Smith speculates that ASMR may be similar to synesthesia, the fascinating neurological condition in which people see numbers in color and “taste” shapes. “In synesthesia,” he says, “there have been some studies that show there’s slightly atypical wiring in the brain that leads to slightly different sensory associations, and I think that may be the same thing we have here.”
In an era where social media fails to provide its users with a feeling of personal connection, ASMR steps in to bridge the gap. "The number one thing that we need as human beings an attachment. That's what it’s all about. We want to attach, we don't want to feel alone or isolated. Our body does that for us. So, when we feel good, we feel close, and we feel attached. So that's what the videos are tapping into on some level," she explained.
While most girls her age earned their pocket money babysitting the neighbours’ kids, Kelly spent that summer in her bedroom filming 50 custom-made ASMR videos. She would receive daily email requests for bespoke videos, shoot the footage, receive the money over PayPal (ten minutes cost $50, whereas for $30 (about £23) you’d get a five-minute clip) and upload the video to her YouTube channel, Life with Mak.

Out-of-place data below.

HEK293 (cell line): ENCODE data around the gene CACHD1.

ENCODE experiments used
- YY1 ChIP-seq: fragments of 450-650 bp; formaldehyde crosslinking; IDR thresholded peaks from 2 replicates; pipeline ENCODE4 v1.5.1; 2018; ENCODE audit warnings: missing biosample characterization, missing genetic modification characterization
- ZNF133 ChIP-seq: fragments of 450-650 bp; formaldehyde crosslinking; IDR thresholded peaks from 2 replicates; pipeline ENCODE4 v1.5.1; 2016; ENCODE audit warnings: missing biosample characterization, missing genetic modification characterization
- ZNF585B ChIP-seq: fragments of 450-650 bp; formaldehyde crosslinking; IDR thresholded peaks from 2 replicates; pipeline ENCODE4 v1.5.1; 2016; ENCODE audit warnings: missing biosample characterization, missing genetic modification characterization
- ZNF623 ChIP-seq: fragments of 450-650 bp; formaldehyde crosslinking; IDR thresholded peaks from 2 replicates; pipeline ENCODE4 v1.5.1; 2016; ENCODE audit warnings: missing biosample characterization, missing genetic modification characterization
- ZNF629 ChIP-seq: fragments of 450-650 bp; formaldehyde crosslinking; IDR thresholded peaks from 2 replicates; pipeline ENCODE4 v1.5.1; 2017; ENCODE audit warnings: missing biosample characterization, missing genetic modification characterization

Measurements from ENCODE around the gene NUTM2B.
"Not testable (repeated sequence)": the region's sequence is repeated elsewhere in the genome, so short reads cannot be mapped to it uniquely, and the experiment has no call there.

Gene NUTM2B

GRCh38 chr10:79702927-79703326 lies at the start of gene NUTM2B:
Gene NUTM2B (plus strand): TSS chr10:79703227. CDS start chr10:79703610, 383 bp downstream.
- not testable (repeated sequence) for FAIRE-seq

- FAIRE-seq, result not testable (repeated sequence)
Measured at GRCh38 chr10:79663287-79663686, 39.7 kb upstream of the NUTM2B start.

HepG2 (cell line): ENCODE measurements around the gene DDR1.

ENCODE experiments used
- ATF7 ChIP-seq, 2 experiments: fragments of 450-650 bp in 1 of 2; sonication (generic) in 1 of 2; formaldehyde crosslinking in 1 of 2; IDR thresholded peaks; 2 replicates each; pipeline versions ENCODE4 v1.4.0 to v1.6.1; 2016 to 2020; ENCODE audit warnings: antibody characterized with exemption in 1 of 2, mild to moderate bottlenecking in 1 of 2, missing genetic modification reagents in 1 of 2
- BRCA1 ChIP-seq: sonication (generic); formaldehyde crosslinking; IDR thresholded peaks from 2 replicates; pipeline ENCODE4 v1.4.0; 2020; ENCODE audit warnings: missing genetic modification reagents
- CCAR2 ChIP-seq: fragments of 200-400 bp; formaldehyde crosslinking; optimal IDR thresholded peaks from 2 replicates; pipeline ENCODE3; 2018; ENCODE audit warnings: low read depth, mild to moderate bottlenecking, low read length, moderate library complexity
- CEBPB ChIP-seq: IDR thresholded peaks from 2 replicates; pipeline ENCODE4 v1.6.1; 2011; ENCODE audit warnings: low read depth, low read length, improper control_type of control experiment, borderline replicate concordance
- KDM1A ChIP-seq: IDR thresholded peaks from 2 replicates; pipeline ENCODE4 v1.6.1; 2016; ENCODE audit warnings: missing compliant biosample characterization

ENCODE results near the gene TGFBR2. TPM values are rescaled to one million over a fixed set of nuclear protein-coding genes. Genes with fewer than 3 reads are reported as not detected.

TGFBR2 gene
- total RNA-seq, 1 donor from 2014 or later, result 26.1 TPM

I had an abnormal psychology professor in undergrad that would have me drooling by the end of class because her voice was so “soothing”. Lately, I have found that instructional videos via Youtube do the trick. I’m embarrassed to say, but I watched a video of some random guy giving a tutorial on how to properly clean out your ear for roughly a year (lol). I can watch nearly anything instructional to induce the sensation, but I am drawn to videos in which the narrator has an accent.